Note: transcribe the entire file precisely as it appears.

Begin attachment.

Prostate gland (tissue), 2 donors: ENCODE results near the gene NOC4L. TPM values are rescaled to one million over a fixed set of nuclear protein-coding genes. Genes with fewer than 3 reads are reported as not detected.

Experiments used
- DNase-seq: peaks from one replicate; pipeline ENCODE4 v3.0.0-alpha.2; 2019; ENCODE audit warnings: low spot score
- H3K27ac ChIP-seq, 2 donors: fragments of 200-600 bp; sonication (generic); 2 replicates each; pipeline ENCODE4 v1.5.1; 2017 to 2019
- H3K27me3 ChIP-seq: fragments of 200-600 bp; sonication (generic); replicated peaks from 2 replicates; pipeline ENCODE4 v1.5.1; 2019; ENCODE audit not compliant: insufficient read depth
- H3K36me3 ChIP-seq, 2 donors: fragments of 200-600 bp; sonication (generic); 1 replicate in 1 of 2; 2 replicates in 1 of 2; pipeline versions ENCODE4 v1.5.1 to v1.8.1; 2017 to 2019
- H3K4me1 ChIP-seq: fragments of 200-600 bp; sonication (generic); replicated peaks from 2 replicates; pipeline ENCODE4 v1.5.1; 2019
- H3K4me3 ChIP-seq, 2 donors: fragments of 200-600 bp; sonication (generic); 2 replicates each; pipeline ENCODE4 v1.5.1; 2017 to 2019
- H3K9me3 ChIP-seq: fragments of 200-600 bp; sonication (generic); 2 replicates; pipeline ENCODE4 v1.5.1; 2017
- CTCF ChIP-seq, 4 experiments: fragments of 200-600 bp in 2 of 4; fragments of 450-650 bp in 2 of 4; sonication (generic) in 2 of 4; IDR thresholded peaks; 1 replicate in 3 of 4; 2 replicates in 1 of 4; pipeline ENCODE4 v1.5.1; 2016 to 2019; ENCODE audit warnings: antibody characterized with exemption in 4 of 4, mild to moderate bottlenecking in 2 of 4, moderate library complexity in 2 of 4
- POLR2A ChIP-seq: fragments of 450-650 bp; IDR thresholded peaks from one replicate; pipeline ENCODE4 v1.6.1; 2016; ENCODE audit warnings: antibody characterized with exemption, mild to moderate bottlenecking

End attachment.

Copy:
Prostate gland (tissue), 2 donors: ENCODE results near the gene NOC4L. TPM values are rescaled to one million over a fixed set of nuclear protein-coding genes. Genes with fewer than 3 reads are reported as not detected.

Experiments used
- DNase-seq: peaks from one replicate; pipeline ENCODE4 v3.0.0-alpha.2; 2019; ENCODE audit warnings: low spot score
- H3K27ac ChIP-seq, 2 donors: fragments of 200-600 bp; sonication (generic); 2 replicates each; pipeline ENCODE4 v1.5.1; 2017 to 2019
- H3K27me3 ChIP-seq: fragments of 200-600 bp; sonication (generic); replicated peaks from 2 replicates; pipeline ENCODE4 v1.5.1; 2019; ENCODE audit not compliant: insufficient read depth
- H3K36me3 ChIP-seq, 2 donors: fragments of 200-600 bp; sonication (generic); 1 replicate in 1 of 2; 2 replicates in 1 of 2; pipeline versions ENCODE4 v1.5.1 to v1.8.1; 2017 to 2019
- H3K4me1 ChIP-seq: fragments of 200-600 bp; sonication (generic); replicated peaks from 2 replicates; pipeline ENCODE4 v1.5.1; 2019
- H3K4me3 ChIP-seq, 2 donors: fragments of 200-600 bp; sonication (generic); 2 replicates each; pipeline ENCODE4 v1.5.1; 2017 to 2019
- H3K9me3 ChIP-seq: fragments of 200-600 bp; sonication (generic); 2 replicates; pipeline ENCODE4 v1.5.1; 2017
- CTCF ChIP-seq, 4 experiments: fragments of 200-600 bp in 2 of 4; fragments of 450-650 bp in 2 of 4; sonication (generic) in 2 of 4; IDR thresholded peaks; 1 replicate in 3 of 4; 2 replicates in 1 of 4; pipeline ENCODE4 v1.5.1; 2016 to 2019; ENCODE audit warnings: antibody characterized with exemption in 4 of 4, mild to moderate bottlenecking in 2 of 4, moderate library complexity in 2 of 4
- POLR2A ChIP-seq: fragments of 450-650 bp; IDR thresholded peaks from one replicate; pipeline ENCODE4 v1.6.1; 2016; ENCODE audit warnings: antibody characterized with exemption, mild to moderate bottlenecking